Medjugorje Complete: the Definitive Account of the Visions and Visionaries
by Donal Anthony Foley
Published 2021 by Angelico Press
Brooklyn, New York
Donal Foley has been studying Marian apparitions for decades and has two published books on the Medjugorje phenomena. His current work, Medjugorje Complete: the Definitive Account of the Visons and Visionaries, is an expanded version of his earlier works. Extensively documented with hundreds of end notes, a bibliography, and an index, Foley offers a detailed analysis of Medjugorje, comparing and contrasting it to approved apparitions. Foley is fair in his approach letting both critics and supporters defend their positions. In the process, he builds a persuasive argument against the authenticity of the apparitions by contrasting them to Lourdes, Fatima, LaSalette, and other Marian events fully approved by the Church.
Foley discusses many issues with a depth of analysis that supports his conclusion: the historical background of the village and modern life that impacted the credibility and vulnerability of the visionaries, the messages and behavior of “the Gospa” which conflict with previous apparitions, contradictions including an early message that the visions would end in three days while they’ve continued for four decades, the disobedience and controversy between the Franciscans and the local bishop, etc. He discusses in detail the tapes made with the seers in the early months after the visions began which conflict with later claims.
The alleged apparitions began on June 25, 1981 and continue to this day counting in the tens of thousand, many with little substance. Mary who pondered in her heart and speaks few words in the Scripture is a Medjugorje chatterbox. Every commission established to examine the apparitions has come to the conclusion that they are not supernatural in origin except the most recent Ruini Commission (2010 - 2014) established by Pope Benedict. The report was leaked in 2020 and Foley devotes several chapters to its findings. The majority of the commission believed the first seven apparitions were authentic (out of the tens of thousands claimed), but pointed out a number of problems. They raised questions about the subsequent lives of the visionaries, their psychological state, their lack of spiritual maturity, and their focus on their own well-being and money. One seer, whose name was redacted in the report, was discredited completely for lying “multiple times” and being morally compromised.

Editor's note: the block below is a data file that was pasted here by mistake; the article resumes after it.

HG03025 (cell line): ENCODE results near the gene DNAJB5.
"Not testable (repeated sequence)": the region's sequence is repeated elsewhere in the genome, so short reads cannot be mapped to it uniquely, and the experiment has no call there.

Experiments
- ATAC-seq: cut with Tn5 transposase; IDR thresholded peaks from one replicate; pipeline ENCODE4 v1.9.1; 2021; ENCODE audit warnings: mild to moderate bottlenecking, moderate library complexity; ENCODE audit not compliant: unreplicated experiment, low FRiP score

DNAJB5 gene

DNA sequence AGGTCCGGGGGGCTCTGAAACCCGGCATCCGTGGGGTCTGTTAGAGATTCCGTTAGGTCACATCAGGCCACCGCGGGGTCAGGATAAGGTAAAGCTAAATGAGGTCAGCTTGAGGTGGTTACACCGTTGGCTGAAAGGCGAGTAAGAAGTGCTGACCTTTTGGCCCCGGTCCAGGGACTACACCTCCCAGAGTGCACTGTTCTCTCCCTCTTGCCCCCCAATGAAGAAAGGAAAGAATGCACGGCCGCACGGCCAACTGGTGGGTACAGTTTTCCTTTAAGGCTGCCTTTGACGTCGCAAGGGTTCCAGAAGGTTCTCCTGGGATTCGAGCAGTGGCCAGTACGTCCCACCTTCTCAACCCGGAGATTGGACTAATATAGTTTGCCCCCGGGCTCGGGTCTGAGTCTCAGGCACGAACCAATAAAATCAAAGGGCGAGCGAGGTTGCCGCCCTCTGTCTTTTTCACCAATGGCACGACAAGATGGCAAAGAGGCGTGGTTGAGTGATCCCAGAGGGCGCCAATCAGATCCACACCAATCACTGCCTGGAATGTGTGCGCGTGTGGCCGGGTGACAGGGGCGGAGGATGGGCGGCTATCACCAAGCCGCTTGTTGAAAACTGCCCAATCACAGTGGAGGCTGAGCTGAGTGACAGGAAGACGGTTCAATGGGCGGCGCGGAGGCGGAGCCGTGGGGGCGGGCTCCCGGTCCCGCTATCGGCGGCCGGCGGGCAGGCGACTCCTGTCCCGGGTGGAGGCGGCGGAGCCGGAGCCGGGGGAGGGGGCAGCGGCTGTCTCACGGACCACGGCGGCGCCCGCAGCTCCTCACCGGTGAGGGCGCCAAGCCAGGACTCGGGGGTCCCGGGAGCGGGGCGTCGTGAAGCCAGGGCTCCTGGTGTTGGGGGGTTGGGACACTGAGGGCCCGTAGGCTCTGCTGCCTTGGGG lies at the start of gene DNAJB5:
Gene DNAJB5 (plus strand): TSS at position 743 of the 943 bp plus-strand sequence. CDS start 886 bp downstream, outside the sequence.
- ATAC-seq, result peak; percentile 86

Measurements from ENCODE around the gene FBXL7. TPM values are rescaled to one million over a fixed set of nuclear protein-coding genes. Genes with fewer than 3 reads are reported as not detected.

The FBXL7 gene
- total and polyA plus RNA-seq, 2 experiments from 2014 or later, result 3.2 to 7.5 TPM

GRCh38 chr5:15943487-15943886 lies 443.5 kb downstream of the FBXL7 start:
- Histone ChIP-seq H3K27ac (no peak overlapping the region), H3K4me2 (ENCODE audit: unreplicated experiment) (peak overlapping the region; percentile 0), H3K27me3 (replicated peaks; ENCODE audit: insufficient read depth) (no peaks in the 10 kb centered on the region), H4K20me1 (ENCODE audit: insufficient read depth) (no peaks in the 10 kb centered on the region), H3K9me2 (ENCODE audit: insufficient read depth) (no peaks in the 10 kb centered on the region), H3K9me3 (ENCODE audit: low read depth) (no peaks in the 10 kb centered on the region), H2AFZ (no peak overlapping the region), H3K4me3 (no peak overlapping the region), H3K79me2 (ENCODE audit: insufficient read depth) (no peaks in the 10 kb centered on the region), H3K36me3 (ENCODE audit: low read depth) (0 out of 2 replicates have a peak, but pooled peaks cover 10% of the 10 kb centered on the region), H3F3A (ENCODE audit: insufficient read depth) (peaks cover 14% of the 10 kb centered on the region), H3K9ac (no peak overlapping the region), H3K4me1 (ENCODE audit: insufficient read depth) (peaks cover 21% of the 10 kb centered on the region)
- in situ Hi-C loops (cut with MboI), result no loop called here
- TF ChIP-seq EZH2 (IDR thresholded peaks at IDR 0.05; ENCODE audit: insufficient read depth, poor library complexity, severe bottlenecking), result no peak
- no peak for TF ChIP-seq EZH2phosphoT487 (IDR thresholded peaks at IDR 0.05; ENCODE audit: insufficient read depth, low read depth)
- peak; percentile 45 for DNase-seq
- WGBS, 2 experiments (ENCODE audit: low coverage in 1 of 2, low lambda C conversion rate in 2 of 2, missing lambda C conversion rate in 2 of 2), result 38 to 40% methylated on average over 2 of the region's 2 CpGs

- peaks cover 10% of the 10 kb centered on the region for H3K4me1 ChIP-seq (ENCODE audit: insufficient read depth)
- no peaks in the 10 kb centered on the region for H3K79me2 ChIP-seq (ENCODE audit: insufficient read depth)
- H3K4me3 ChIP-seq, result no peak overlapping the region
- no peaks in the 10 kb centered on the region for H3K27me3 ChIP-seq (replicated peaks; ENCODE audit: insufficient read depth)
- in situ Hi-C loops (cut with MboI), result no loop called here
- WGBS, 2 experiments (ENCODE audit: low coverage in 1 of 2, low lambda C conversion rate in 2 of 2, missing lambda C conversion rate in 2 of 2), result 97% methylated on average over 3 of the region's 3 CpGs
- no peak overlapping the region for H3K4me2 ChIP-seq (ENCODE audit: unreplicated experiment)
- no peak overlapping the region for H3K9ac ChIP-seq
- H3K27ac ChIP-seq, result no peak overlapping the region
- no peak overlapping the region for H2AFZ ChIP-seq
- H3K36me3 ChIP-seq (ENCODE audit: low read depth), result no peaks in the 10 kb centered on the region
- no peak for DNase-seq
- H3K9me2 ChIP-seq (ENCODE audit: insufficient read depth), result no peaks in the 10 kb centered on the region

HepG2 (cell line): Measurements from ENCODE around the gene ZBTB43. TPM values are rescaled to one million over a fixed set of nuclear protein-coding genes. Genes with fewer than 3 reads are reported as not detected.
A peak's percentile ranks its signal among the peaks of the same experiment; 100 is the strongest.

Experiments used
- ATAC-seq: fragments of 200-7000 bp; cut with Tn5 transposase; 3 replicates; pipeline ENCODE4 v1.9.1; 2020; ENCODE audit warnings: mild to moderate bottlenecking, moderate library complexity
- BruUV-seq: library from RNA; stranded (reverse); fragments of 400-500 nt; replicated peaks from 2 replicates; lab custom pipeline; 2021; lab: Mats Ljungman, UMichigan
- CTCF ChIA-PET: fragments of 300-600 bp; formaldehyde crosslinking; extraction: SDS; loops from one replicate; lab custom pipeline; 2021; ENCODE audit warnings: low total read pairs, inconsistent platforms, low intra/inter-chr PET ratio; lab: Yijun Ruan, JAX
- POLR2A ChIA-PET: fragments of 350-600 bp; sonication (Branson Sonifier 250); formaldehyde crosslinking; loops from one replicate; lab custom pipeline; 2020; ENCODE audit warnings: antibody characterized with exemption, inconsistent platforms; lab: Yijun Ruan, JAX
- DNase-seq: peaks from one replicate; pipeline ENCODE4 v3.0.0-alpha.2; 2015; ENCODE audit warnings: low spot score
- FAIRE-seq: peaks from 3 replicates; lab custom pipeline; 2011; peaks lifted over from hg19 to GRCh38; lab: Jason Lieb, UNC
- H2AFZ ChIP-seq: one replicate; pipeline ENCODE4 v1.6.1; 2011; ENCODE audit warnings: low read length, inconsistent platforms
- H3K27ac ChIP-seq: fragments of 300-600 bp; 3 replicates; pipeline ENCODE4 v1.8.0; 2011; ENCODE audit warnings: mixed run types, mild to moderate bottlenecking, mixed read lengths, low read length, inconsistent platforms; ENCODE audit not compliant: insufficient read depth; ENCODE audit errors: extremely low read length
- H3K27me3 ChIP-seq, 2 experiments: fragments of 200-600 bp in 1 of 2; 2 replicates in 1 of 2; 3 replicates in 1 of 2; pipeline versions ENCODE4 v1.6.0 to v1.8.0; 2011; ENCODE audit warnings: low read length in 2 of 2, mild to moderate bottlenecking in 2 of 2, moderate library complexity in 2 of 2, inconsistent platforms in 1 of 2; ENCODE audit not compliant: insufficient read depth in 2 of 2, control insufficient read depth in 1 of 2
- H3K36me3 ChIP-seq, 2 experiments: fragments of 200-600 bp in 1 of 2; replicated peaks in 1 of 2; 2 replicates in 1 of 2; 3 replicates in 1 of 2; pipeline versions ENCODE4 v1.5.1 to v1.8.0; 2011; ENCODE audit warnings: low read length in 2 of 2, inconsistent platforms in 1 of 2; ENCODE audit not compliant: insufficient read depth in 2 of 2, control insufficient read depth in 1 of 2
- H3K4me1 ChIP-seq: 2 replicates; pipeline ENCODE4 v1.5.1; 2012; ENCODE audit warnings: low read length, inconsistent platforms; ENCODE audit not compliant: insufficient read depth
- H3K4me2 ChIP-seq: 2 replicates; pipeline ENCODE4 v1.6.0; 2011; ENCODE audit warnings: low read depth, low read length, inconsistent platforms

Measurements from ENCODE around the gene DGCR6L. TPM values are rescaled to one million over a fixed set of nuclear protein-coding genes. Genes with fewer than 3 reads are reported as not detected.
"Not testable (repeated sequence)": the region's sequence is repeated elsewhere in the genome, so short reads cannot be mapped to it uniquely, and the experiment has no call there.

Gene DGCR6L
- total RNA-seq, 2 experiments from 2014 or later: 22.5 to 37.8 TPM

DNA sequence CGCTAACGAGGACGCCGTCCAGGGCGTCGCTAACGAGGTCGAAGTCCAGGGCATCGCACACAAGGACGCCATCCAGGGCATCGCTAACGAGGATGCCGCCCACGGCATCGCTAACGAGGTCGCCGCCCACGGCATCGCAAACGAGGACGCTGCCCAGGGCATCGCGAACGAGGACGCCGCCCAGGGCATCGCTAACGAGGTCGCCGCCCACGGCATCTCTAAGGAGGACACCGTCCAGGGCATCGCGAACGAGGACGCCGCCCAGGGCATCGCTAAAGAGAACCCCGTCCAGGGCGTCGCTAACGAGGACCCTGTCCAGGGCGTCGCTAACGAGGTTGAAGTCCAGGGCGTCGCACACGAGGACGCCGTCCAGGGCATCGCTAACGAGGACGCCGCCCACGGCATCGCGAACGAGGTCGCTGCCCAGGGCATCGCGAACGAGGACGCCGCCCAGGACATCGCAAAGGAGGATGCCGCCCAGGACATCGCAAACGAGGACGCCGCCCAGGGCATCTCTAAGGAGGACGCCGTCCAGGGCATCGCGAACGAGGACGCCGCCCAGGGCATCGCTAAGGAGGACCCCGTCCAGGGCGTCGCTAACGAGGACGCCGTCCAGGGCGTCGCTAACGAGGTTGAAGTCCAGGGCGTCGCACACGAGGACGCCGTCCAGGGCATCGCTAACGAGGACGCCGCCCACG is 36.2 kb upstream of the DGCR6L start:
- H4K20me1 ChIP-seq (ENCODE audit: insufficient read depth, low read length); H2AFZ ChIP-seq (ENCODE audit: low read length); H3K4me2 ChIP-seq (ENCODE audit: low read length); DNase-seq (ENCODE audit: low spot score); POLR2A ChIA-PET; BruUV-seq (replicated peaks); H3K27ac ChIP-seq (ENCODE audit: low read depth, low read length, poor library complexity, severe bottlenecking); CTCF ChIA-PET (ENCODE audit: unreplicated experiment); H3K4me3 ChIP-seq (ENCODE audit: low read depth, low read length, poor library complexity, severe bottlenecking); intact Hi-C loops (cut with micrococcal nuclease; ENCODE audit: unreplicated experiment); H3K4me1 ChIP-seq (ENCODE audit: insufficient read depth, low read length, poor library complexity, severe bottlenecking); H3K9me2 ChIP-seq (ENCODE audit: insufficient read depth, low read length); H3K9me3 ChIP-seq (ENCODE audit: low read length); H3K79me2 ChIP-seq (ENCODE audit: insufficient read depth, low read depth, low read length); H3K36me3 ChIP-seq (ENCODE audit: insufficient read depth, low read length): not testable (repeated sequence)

Foley, who documents the first seven apparitions extensively, points out the problems with the Ruini Commission’s positive findings and some of its conclusions. He also goes into the complicated relations with the Vatican over the four decades of ongoing visions and messages.
There is so much in this book, it’s hard for a short review to do it justice. Foley examines the role of the Charismatic Movement in promoting Medjugorje particularly the uncritical acceptance by Fr. Rene Laurentin whose early writing publicized and promoted the events and spurred interest. Without the organization and extensive contacts the charismatic renewal provided, it’s unlikely the explosive growth of Medjugorje with all the pilgrimages and meetings throughout the United States would ever have occurred.
An interesting factor about the charismatic connection is the focus on feelings. He lets some of the adherents speak for themselves, like Dennis Nolan, an early and enthusiastic supporter who wrote Medjugorje: A Time for Truth and a Time for Action, published in 1993. Nolan in his book describes his “feeling” that the apparitions must be true. Seeing TV documentation of the events, Nolan wrote, “We knew in the pit of our stomachs that something extraordinary was taking place there.” Rather than objective examination, many of those supporting Medjugorje depended on their feelings that it was true. Like the Debbie Boone song, they appeared to believe that, “It can’t be wrong when it feels so right.” That’s no way to research any event, particularly a claim of heavenly visitation and Foley emphasizes the flaw and lack of serious research on the part of a number of adherents.
One of Foley’s major concerns is how “False and or unapproved visions have been driving out the true.” He devotes chapter 10 and chapter 24 to Fatima and its importance for the Church. Some Catholics will no doubt disagree with Foley’s affirmation that the consecration of Russia by the pope and the bishops of the world by Pope John Paul’s 1984 without naming Russia fulfilled Our Lady’s request. As Mary’s promise of world peace seems farther away than ever, that controversy is likely to continue.